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University of Guelph
SOC 2070
Norman Dubeski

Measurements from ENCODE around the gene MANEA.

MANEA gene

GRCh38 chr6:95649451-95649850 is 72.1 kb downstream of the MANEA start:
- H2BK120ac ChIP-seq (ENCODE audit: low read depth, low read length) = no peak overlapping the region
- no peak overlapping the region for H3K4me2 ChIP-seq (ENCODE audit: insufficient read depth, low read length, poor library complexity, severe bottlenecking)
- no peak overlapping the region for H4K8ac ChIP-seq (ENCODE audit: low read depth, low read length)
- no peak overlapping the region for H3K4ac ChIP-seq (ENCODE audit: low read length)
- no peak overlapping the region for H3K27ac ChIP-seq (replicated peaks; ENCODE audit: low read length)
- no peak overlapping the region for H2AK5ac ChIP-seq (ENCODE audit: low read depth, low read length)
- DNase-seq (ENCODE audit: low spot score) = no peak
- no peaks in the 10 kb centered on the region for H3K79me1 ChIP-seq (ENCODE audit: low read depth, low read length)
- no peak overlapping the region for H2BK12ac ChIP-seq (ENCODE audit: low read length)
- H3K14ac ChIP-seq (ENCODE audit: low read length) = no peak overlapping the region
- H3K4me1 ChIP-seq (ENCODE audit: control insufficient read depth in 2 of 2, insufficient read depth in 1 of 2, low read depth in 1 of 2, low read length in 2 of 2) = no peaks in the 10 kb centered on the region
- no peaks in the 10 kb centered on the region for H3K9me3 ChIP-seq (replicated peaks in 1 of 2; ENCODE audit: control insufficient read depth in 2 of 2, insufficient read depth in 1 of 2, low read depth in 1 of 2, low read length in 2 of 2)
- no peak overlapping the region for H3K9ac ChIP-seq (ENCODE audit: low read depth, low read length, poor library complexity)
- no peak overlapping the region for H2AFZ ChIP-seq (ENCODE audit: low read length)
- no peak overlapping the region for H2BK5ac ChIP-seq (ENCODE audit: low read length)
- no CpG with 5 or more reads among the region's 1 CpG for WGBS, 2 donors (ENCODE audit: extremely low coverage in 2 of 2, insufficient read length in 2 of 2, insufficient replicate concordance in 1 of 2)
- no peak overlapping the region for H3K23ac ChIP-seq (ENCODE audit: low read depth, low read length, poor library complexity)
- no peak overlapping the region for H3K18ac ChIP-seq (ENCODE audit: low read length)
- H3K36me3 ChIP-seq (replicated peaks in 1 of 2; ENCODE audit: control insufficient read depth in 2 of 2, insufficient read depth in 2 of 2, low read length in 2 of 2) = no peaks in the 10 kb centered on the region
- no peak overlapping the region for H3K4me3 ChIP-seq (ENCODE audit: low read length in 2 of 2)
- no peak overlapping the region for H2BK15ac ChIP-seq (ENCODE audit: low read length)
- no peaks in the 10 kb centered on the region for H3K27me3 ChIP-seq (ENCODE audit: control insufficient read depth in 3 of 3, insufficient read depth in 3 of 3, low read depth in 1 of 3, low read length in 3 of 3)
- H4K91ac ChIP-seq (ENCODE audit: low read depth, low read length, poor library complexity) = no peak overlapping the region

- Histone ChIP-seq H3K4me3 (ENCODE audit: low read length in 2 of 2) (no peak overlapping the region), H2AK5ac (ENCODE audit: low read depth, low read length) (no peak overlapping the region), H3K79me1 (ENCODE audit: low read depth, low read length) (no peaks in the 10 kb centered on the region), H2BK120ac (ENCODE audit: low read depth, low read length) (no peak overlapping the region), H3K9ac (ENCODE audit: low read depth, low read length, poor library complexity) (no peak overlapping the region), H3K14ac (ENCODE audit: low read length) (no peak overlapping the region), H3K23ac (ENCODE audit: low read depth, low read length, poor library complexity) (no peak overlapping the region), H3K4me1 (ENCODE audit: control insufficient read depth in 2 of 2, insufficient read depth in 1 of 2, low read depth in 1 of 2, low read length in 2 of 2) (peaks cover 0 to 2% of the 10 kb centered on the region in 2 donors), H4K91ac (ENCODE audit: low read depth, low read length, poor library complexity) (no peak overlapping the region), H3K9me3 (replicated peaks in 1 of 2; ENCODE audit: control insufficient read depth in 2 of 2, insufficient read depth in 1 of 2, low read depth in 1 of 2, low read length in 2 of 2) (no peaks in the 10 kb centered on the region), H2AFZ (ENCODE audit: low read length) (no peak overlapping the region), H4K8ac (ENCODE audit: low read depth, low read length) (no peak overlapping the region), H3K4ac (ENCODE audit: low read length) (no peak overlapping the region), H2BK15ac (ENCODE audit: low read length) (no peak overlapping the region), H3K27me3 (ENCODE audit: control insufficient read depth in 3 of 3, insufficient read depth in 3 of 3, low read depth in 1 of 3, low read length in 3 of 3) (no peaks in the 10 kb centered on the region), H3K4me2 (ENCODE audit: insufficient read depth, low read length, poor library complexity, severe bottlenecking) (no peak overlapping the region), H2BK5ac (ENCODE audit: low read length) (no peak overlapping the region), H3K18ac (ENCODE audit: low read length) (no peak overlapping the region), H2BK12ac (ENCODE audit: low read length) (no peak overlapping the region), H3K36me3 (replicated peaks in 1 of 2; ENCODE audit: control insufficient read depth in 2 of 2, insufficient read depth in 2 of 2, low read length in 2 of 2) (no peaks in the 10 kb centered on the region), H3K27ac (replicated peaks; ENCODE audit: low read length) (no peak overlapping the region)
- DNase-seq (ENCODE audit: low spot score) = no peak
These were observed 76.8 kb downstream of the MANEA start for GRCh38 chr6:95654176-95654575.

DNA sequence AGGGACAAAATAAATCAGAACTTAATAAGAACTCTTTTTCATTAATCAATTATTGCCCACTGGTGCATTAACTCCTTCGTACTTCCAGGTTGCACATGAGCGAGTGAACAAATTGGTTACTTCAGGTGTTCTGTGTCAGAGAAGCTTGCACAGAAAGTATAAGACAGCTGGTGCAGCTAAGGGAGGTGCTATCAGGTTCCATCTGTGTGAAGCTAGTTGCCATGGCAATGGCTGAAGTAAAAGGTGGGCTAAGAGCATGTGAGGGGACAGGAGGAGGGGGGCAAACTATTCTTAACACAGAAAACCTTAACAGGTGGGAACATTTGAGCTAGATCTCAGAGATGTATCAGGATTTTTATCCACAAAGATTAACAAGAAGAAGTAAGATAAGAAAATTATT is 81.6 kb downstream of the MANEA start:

CHAPTER 6 Violence is a social and cultural construct Murder  Every society on earth has had a taboo against murder  We must distinguish between murder and killing Social Construction of Murder:  It is true that murder is universally condemned, by definition, murder is a deviant, criminal killing  Saying that murder universally is a crime is a definitional, not a descriptive or empirical, statement  The Bible actually read “thou shalt not murder” specifically refers to an unauthorized, illegitimate, and criminal form of killing. o The verb “to kill” is objective and descriptive o The term “to murder” is subjective  All societies accept, tolerate and authorize or even encourage certain sorts of killing o What is or is not murder is socially constructed o Whether abortion is or is not murder is socially constructed by the contestants in the abortion controversy. The Positivist Approach  FBI refers to criminal homicide as “murder and non-negligent manslaughter” and defines it as the wilful killing of one or more human beings by one or more others.  Although the category of criminal homicide is a social construct, once we’ve agreed on a definition and encompassed the actions included in that definition, we notice that these actions are socially patterned. The wilful taking of human like follows a set of sociological generalizations o The Public and Media image of murder is extremely distorted o Most murders take place in the heat of the moment o Most murders are justified by killers as a form of vindication, a way out of an intolerable situation o The more intimate the relationship, the greater the likelihood that one person will kill another. o Murderers and victims look remarkably alike o Murders tend to be overwhelmingly intra-racial. o African Americans are both more likely to kill and to be the victims of criminal homicide than whites o Murder is related to social class o Men are much more likely to kill than women o Rates of criminal homicide vary enormously from country to country, society to society o In the western world, rates of violence, and lethal violence, have dropped enormously since the middle ages.  Murder possesses enough internal consistency to reveal social patterning Forcible Rape  The FBI defines rape as “carnal knowledge of a female forcibly and against her will”  Male to male rape is not defined by the FBI as rape, therefore legally it does not exist.  Rape is considered an assault  What defines an act as rape is that it is non-consensual, a sexual act forced or, or against, a women, against her will. In this sense, it is not different from aggravated assault  Rape is always, by definition, a violent act Social Construction of Rape  Arguments that emphasize the violent and aggressive character of rape often disclaim that sex plays any part in rape at all.  The fact that rape is violent does not mean that it cannot be other things as well.  The essence of sex is mutual consent, since rape lacks that essence, it may not be considered sex, although the same phenomenon can be regarded, defined and experienced differently in different ways  Rape can be sex in addition to violence o First, for some men, violence and sex are fused. o Second, for many men, rape is instrumental, to gain sexual access to otherwise unattainable women It is necessary to examine how rape is seen, defined and judged by audiences  General Public: can be divided according to spectrum or continuum. There are two extreme views: o Exclusive: narrow judgement of rape. Would see very few acts of sexual aggression by men as rape. Men have unlimited sexual access to women. Some rapists don’t believe that rape even exists. o Inclusive: very broad judgement of rape. Would see a great number of sexual acts as rape. Held by radical feminists separatists, they believe that all acts between men and women are always rape. All heterosexual sex is rape.  There are two moderate views: o Moderate Exclusive: held by sexual and gender-role traditionalists and conservatives. Believe women are responsible for provoking men’s sexually aggressive behaviour. “Nice girls don’t get raped” o Moderate Inclusive: Tend to be held by sexual and gender-role liberals. Feel women should not have to be protected by a man to live a life free of sexual assault.  Criminal Justice System: must understand a distinction between simple and aggravated rape. (also referred to as acquaintance and stranger rape) o Simple Rape: forced sexual intercourse in which there is little overt, clear cut violence. There is a single assailant, and he has a relationship of some sort with the victim. o Aggravated Rape: forced sexual intercourse in which there is overt violence (such as a weapon), there may be more than one assailant, and there is not previous relationship.  Victim: Crucial importance of the subjective definition of rape becomes clear when used by the victims themselves o Majority of women who are victims of forced intercourse do not see themselves as having been raped o Only 15% of women who said that they had been forced to have intercourse saw themselves as having been raped o There is a failure to perceive forced sex as rape Positivist Approach to Rape  Victimization surveys find that of all serious violent crimes, rape is least likely to be reported  59% do not report the offense to police. Rates of reporting are higher when the offender was a stranger to victim, is armed, and when the victim is physically injured. Rates are much lower when the offender is known, not armed, and victim is not physically injured Three Major Categories of Rape Theories  Individual: those that argue that some men have a higher tendency or proclivity to sexually assault women o The most extreme form is the psychopathology theory, which holds that rapists are mentally ill or “sick” o Moderate individual views argue that personalities and backgrounds of rapists are different from those who do not. o Gottfredson and Hirschi would argue that rapists are a particular type of individual, who is a product of poor socialization and who has low self-control  Sociocultural: those that argue that the content of certain cultures or subcultures influence men to be sexually aggressive towards women o Argue that the norms, values and beliefs held by the members of a given society, or social group, and conductive to men raping women o Some men learn that rape is okay o Sanday (1996) believes that difference campuses vary with respect to how rape free or rape prone they are, this explanation is socio-cultural.  In some collectivities, men learn to rape women, in others, they do not  Situational: argue that the key to rape is opportunity. o Routine Activities Theory would say that rape is the conjunction of a motivated offender, and target, and absence of a capable guardian. o Malamuth’s research, which supports the individualistic theories of rape, also suggest the importance of opportunity, since 35% of his male subjects said they would rape someone if they knew they would get away with it. o Men are deterred from rape as a result of the cost to them, and that cost includes both arrest and social stigma. o Tedeschi and Felson: argue that women who date many men, go out at night, are more likely to be rape victims.  Some argue that focusing on women’s behaviour is like blaming, but saying that women who do certain things have a higher statistical chance of